By Jayne McAllister
According to the U.S. Department of Transportation, approximately two million passengers travel on flights within, to, and from the United States every day. There are approximately twenty-five thousand to thirty-thousand US domestic passenger flights taking off and landing each day. Whether you are a frequent business traveler, a newbie to travel trips, or preparing for a long trek, Jayne McAllister recommends the following top tips to help you stay healthy during your travels:
Think light when it comes to eating on the road (or in the air). Staying hydrated is important while traveling but hardly anyone does it enough, partly because they don’t want to make bathroom stops if they’re driving, or use the airplane lavatory if they’re flying.
If you want to avoid frequent bathroom stops, eat foods with high water content such as fruits and vegetables. Little containers of fruit are easy to find in airports and service areas—if you can steer yourself away from the doughnuts and the cinnamon buns.
Fruits and vegetables are also lighter on the digestive system, which is a real boon if you’re sitting in a car for hours on end or, even worse, flying. In a plane, your body’s various systems have to work extra hard to deal with the low humidity and keep you functioning normally. Your body needs friends, not foes, in these instances, so skip the salty and sugary snacks. They’ll only mess with your hydration and energy levels.
If you’re really worried about too many pit stops, hydrate as much as you can in the hours before you depart.
Think twice about snacking. Do you snack because you’re really hungry or just because you’re bored? Thanks to the food industry’s marketing, we’ve become a nation of snackers. Eating between meals may stop you from fully digesting your food and burning fat. Mindless eating—in the car, on a plane, or in front of a TV screen—can cause you to consume up to 30 percent more calories, which are likely to convert into extra pounds.
Travel may be a convenient excuse to avoid exercise, but it’s not necessarily the smartest excuse. While you’re in transit, chances are you’re sitting scrunched up in a car or on an airplane, so it’s extremely important to get your circulation going at the first opportunity. If you don’t have time for a full workout, take a brisk walk, even if it’s around the airport terminal or around the block when you get to your destination.
Strange beds, lights, and noises all interrupt regular sleep patterns. In turn, lack of sleep makes it harder to stick to a healthy regimen. When you wake up tired rather than refreshed, you’re more likely to reach for caffeine and sugar to get you through the day. This can create a self-perpetuating yo-yo of energy highs and lows.
Your first investment should be a good-quality eye mask. Jayne McAllister Travel Wellness recommends the Lewis N. Clark Comfort Eye Mask ($6). Whatever mask you get, it’s got to be big enough to block out cabin lights in airplanes and TV and clock lights in hotel rooms. Earplugs are another necessity: they eliminate background noises like fellow passengers on aircraft and elevators, ice machines, and in-room refrigerators in hotels.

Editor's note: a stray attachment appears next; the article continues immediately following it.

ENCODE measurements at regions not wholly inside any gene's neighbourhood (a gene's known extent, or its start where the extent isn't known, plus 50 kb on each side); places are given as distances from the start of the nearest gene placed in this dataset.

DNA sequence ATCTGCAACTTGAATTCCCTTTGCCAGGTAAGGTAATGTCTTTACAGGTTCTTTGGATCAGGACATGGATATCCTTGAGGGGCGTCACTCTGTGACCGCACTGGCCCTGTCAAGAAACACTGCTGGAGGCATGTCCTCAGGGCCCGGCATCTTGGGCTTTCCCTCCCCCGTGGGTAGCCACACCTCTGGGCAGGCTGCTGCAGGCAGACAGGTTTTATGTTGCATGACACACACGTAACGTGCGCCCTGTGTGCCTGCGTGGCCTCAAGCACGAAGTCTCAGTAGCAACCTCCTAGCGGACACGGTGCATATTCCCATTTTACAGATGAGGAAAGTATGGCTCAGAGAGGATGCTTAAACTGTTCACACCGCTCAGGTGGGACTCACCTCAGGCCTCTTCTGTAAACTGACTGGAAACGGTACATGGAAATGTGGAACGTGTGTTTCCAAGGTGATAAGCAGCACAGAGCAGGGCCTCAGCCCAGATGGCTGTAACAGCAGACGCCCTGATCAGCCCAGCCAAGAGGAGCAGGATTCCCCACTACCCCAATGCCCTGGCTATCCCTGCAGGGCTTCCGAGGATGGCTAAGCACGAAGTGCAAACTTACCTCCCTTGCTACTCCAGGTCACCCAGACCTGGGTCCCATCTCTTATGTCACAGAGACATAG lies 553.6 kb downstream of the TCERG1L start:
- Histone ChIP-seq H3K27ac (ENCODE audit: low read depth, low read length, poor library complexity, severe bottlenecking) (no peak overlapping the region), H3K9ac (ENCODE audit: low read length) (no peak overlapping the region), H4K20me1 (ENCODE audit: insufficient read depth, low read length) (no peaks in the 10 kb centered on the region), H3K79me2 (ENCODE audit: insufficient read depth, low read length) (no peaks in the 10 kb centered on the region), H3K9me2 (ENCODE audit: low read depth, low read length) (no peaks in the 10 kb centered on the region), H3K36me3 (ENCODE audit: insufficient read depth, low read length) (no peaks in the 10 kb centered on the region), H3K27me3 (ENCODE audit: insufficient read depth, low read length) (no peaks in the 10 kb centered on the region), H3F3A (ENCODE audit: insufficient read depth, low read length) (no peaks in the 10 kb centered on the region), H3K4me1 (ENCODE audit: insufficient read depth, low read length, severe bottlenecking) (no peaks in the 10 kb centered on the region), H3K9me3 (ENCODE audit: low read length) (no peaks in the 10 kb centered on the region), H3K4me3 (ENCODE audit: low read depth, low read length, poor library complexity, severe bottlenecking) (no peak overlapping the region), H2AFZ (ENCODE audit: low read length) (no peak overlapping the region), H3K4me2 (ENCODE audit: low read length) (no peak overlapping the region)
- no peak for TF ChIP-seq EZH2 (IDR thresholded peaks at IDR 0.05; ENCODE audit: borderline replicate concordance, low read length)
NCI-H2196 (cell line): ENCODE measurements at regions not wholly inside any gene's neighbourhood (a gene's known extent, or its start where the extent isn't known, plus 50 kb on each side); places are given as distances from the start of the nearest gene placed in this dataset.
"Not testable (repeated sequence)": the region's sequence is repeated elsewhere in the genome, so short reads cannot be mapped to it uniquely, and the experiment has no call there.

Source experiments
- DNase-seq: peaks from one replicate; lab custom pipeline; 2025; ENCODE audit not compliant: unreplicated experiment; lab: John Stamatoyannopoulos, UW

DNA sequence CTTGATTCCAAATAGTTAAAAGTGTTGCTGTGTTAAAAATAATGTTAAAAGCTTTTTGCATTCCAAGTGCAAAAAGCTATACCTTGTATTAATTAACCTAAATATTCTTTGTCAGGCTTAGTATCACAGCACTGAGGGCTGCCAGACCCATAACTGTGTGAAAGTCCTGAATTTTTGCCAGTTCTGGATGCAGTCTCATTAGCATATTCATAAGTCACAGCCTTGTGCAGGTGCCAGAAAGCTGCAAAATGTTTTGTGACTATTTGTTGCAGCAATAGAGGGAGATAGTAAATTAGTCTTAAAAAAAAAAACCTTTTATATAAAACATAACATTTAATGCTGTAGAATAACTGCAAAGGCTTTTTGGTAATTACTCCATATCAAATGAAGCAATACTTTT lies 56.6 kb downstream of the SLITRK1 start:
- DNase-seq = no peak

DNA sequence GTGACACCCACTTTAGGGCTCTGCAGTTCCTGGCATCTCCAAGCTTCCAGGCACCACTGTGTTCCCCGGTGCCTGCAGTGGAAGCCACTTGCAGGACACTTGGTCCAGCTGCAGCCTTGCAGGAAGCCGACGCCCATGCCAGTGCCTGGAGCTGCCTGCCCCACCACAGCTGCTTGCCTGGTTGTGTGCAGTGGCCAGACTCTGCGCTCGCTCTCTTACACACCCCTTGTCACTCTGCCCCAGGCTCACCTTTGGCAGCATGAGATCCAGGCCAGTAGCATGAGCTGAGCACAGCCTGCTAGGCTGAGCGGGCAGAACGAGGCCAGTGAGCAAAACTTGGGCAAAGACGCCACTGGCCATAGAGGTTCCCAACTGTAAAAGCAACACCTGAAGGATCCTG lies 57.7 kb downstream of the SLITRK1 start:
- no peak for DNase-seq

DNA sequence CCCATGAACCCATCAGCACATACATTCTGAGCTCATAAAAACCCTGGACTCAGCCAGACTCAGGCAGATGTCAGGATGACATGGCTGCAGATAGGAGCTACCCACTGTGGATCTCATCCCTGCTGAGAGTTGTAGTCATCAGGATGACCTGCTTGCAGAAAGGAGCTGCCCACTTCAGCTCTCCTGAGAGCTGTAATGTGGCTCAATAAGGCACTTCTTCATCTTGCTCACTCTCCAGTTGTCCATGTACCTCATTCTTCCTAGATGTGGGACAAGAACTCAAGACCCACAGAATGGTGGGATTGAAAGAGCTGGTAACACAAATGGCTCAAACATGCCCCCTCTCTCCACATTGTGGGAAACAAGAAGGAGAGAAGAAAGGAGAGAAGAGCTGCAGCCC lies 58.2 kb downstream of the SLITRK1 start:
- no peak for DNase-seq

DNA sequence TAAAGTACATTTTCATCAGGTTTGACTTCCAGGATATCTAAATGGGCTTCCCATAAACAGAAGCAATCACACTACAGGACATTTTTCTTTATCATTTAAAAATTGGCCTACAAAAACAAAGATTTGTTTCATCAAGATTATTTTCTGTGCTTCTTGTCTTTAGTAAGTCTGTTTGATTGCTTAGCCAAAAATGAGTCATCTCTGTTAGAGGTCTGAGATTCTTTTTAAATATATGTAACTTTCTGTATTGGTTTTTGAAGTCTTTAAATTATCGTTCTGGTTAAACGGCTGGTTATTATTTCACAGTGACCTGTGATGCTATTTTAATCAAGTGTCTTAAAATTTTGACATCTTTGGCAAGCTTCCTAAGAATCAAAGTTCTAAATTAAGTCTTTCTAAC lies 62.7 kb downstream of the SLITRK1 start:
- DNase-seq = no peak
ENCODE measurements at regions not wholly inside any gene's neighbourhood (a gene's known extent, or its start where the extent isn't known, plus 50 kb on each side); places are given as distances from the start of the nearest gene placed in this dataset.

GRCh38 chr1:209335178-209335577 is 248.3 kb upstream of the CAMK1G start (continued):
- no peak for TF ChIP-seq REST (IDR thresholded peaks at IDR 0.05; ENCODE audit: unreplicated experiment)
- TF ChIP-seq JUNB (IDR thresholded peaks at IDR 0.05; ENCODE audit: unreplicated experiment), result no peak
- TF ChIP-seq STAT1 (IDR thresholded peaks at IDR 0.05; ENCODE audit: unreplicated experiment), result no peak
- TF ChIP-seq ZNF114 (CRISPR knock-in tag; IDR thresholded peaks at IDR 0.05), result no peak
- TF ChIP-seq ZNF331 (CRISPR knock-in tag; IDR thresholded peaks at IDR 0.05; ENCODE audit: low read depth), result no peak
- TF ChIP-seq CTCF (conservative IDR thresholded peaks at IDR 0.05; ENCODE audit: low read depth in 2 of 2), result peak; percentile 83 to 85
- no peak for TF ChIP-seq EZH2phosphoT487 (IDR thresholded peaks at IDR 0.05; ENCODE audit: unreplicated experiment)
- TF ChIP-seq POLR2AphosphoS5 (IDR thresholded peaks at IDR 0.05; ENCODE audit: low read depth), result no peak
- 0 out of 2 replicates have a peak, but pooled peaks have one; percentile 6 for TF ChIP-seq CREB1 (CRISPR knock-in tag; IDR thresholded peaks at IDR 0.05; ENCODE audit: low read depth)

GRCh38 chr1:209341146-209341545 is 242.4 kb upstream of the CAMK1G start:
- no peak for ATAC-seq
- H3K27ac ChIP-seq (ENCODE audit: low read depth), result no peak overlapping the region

Make sure you’re warm enough. If you’re flying in coach, carry a shawl or light blanket to keep you warm. Airplanes can be extremely cold.
Avoid taking sleeping pills, whether natural or prescribed. Your body will produce melatonin—the hormone that initiates sleep—if you follow the recommendations above. You can also eat melatonin-rich foods like pineapples, bananas, oranges, oats, sweet corn, rice, tomatoes, and barley.
Understand what makes you frazzled about traveling so you can preempt it. By planning what you will do to handle a stressful situation—perhaps a flight delay or the loss of luggage—you can take control of the situation. Travelers tend to stress out when they don’t feel in control. Something as basic as planning how you might spend your time at the airport if you’re delayed will make a huge difference to how you react if that eventuality occurs.
No matter what the purpose of your trip, schedule some time for yourself, away from others. It might be a soak in a tub, closing your eyes and meditating while the plane is landing, or unplugging all your devices and taking a ten-minute nap. Give yourself the time to recharge your batteries.
General Travel Health Tips
Germs can be found on airplane tray tables and armrests. Wipe them down when you sit down.
- Avoid drinking alcohol when flying. Not only does it worsen your level of dehydration, but it also causes mucous and eustachian (ear) tubes to swell, giving you “airplane ears.”
- Start the day right. Rushing and avoiding breakfast sets you up for a fall. The body feels stressed if it doesn’t receive food within an hour of rising. Stress means more cortisol, which has four times the receptors in the abdomen, leading to belly fat. That said, beware sugar-laden cereal, juices, and bread products. A breakfast of fruit, oatmeal, or eggs with sautéed veggies, especially spinach, is a great way to start the day.
- If you do fall off the wagon, brush yourself off and move on. Beating yourself up will only lead to a sense of failure and possibly the temptation to throw in the towel. Remember it was only one meal and it’s what you do all week that counts.
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Jayne McAllister combines over twenty years of business travel with her passion for teaching long-lasting healthy habits to frequent travelers. Jayne is the host and diet/exercise expert for the Healthy Travel Summit: International Expert Interview Series; creator of dineoutloseweight.com; and an ambassador for maiden-voyage.com. Jayne graduated from Cambridge University and the Institute for Integrative Nutrition. jaynemcallister.com